However, Hooker had decided before beginning the campaign that he would fight the battle defensively, forcing Lee, with his small army, to attack his huge one. At the Battle of Fredericksburg, the Union army had done the attacking and met with a bloody and dreadful defeat. Hooker knew Lee could not take such a defeat and keep an effective army in the field. So he ordered his men to withdraw back into the Wilderness and take a defensive position around Chancellorsville, daring Lee to attack him.

Lee, with no other options but to retreat down open roads with Hooker's larger army in pursuit (this was what Hooker really wanted Lee to attempt), chose to take the dare and plan an attack for May 2. On the night before, Lee and his top subordinate, Lieut. Gen. Thomas J. "Stonewall" Jackson, came up with a tremendously risky, but daring, plan of attack. They would split the 40,000-man force at Chancellorsville, with Jackson taking his Second Corps of 28,000 men around to attack the Union right flank. Lee, on the other hand, would exercise personal command of the other 12,000 (the other half of Longstreet's First Corps, commanded directly by Lee during the entire battle) facing Hooker's entire 70,000 man force at Chancellorsville.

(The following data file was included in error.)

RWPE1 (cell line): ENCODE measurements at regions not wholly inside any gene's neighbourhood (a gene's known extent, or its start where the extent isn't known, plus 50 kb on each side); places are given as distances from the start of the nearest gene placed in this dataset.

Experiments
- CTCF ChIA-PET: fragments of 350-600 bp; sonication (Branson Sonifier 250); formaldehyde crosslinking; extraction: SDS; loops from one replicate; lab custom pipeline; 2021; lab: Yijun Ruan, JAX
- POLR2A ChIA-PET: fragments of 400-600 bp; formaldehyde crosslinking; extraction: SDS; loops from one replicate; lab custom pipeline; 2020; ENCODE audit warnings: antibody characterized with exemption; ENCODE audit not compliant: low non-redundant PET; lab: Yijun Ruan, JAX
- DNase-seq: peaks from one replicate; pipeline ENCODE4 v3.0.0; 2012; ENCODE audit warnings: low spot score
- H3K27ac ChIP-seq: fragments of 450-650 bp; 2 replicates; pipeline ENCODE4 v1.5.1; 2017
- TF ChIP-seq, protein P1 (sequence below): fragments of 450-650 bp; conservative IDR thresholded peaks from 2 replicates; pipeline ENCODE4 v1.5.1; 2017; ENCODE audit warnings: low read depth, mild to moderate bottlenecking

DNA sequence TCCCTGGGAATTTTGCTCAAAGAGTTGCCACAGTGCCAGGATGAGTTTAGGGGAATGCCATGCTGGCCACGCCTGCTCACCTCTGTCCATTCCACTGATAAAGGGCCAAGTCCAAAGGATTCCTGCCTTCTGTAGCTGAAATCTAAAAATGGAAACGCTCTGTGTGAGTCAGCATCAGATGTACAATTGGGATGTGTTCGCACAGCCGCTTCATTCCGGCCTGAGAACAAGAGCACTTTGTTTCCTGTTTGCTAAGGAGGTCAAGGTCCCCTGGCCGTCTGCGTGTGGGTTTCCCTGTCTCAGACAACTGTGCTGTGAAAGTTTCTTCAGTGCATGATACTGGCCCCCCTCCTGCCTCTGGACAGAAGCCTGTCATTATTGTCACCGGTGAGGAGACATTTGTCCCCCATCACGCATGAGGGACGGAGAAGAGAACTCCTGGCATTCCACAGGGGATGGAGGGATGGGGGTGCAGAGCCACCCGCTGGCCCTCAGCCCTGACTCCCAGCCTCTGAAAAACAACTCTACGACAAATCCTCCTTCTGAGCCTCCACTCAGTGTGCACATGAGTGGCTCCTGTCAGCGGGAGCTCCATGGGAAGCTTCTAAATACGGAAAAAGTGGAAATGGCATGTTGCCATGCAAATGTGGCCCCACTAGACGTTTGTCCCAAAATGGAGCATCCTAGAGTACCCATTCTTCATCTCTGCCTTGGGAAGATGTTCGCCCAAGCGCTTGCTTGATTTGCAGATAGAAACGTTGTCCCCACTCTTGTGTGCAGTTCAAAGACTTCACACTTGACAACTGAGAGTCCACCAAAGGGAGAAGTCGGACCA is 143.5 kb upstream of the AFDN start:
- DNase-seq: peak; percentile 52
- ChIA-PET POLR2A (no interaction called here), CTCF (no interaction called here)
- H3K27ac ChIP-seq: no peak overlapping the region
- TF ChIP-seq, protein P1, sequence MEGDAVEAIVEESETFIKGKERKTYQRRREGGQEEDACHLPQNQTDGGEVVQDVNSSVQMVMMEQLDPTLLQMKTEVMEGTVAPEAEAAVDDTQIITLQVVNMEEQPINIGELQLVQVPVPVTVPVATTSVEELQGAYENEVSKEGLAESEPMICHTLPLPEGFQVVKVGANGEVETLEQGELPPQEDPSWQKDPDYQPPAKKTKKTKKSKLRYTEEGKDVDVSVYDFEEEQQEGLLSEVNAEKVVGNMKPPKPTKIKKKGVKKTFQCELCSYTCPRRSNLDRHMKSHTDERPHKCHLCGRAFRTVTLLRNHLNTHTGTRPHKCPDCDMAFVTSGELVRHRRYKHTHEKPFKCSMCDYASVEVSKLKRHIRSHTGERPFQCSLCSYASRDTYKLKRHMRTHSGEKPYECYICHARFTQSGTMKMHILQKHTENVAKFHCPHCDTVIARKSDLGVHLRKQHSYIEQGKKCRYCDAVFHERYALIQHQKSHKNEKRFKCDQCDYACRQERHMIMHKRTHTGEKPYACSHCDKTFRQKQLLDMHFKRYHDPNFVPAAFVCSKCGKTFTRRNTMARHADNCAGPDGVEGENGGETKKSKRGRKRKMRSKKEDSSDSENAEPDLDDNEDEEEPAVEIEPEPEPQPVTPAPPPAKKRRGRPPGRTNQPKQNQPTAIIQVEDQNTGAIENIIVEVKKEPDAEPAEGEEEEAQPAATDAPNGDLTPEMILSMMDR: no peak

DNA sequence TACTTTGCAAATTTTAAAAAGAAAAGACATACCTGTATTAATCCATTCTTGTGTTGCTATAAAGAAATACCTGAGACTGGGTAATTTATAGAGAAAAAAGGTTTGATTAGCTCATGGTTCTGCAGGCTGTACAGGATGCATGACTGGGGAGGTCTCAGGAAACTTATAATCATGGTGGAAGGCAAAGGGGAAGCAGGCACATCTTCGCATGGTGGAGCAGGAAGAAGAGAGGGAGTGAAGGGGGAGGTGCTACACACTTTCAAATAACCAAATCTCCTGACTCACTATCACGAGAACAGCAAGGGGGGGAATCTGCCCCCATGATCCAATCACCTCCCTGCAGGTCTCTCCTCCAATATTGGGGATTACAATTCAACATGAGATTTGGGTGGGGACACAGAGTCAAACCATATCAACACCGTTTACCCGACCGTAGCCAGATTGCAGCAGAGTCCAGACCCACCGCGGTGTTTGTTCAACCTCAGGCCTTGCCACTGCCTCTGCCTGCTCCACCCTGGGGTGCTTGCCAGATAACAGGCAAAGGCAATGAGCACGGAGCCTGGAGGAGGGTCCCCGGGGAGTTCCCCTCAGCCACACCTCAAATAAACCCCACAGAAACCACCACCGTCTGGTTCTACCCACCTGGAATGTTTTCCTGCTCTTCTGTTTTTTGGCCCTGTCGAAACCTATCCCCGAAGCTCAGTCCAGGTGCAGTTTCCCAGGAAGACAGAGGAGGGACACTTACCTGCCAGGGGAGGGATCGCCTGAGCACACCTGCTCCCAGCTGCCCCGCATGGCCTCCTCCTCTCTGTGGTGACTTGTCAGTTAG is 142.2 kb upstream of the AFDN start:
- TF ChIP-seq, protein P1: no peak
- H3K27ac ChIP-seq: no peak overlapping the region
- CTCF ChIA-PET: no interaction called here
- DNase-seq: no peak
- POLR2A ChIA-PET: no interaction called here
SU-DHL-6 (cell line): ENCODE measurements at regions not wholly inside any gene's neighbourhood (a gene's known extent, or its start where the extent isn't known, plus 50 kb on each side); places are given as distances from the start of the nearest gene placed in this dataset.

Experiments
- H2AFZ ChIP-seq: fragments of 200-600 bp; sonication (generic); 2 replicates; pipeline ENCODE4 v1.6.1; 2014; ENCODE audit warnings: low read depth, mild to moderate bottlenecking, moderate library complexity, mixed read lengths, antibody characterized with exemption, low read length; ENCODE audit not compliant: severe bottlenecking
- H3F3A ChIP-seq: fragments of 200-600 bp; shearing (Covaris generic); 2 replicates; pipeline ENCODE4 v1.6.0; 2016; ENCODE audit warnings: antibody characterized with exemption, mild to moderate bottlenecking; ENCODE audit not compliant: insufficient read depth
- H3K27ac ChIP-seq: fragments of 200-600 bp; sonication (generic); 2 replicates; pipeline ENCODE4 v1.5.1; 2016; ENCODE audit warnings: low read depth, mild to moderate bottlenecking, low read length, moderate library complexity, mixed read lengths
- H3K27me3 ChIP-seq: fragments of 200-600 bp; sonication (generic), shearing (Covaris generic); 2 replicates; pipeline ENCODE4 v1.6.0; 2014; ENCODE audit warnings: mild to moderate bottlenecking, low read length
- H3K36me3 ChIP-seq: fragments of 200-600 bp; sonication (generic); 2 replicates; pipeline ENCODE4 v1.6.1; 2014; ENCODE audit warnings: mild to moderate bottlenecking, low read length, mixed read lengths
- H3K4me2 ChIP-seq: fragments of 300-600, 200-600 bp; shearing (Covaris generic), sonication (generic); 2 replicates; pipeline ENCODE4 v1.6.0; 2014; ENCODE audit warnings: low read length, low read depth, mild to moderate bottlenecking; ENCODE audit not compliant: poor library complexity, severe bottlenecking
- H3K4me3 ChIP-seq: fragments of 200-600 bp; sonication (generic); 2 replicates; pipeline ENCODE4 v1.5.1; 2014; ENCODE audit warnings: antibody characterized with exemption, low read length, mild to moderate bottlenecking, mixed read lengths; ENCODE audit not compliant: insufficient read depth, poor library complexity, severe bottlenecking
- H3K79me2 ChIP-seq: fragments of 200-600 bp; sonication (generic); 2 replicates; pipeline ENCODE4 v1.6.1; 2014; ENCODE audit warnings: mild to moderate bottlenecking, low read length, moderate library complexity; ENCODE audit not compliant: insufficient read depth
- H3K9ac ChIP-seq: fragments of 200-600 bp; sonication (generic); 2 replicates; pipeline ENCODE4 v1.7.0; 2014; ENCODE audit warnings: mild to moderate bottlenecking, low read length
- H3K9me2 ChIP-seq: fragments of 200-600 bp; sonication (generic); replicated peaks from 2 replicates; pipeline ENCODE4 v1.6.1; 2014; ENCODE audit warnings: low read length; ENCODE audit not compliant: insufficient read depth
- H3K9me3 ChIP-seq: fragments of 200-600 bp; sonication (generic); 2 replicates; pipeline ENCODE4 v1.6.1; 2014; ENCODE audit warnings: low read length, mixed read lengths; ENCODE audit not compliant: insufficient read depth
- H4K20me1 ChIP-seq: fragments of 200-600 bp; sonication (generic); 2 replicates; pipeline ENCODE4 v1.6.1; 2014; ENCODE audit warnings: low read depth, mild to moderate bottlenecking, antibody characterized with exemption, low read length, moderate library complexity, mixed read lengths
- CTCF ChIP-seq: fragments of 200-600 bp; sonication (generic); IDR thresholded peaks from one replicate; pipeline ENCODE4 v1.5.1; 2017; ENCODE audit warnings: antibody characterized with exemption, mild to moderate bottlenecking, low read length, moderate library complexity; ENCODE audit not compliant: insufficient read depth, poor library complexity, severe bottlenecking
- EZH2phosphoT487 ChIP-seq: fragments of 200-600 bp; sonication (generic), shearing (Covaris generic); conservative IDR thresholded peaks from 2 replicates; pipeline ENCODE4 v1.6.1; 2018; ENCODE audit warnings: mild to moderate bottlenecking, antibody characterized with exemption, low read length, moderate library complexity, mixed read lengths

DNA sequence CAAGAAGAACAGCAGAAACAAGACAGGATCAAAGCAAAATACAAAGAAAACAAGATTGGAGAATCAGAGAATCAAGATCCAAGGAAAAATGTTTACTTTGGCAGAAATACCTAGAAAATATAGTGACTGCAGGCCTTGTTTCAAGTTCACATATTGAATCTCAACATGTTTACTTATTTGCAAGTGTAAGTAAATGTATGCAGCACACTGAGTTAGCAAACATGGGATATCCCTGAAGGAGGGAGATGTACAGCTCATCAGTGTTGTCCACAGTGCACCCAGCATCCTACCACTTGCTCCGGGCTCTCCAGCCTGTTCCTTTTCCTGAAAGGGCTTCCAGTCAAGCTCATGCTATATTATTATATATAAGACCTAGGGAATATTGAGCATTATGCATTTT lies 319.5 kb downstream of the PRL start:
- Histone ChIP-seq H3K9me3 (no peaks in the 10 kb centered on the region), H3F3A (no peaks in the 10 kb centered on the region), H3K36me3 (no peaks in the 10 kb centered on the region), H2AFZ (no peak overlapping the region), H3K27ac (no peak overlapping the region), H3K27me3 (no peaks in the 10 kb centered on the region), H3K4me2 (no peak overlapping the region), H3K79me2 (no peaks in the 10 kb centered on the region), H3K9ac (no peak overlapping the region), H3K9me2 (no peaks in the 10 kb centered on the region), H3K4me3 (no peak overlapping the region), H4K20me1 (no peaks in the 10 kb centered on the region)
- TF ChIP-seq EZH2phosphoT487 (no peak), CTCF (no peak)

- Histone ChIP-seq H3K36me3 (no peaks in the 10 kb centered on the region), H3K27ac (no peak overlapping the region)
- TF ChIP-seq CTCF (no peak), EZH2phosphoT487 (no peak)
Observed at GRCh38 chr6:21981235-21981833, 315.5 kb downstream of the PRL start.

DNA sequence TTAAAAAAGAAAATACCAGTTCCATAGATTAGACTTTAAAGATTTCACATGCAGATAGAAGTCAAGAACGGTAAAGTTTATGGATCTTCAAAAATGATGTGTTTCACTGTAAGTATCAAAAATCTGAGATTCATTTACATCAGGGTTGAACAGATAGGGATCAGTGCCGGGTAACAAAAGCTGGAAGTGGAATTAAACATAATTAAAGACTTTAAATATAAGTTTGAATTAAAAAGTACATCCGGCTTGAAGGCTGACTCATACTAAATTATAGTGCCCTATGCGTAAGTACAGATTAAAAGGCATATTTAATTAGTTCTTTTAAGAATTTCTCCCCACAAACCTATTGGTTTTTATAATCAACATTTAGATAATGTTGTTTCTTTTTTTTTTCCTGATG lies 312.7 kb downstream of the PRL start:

For this to work, several things had to happen. First, Jackson had to make a 12-mile march via roundabout roads to reach the Union right, and he had to do it undetected. Second, Lee had to hope that Hooker stayed tamely on the defensive. Third, Early would have to keep Sedgwick bottled up in Fredericksburg. And last but not least, when Jackson launched his attack, he had to hope that the Union forces were unprepared.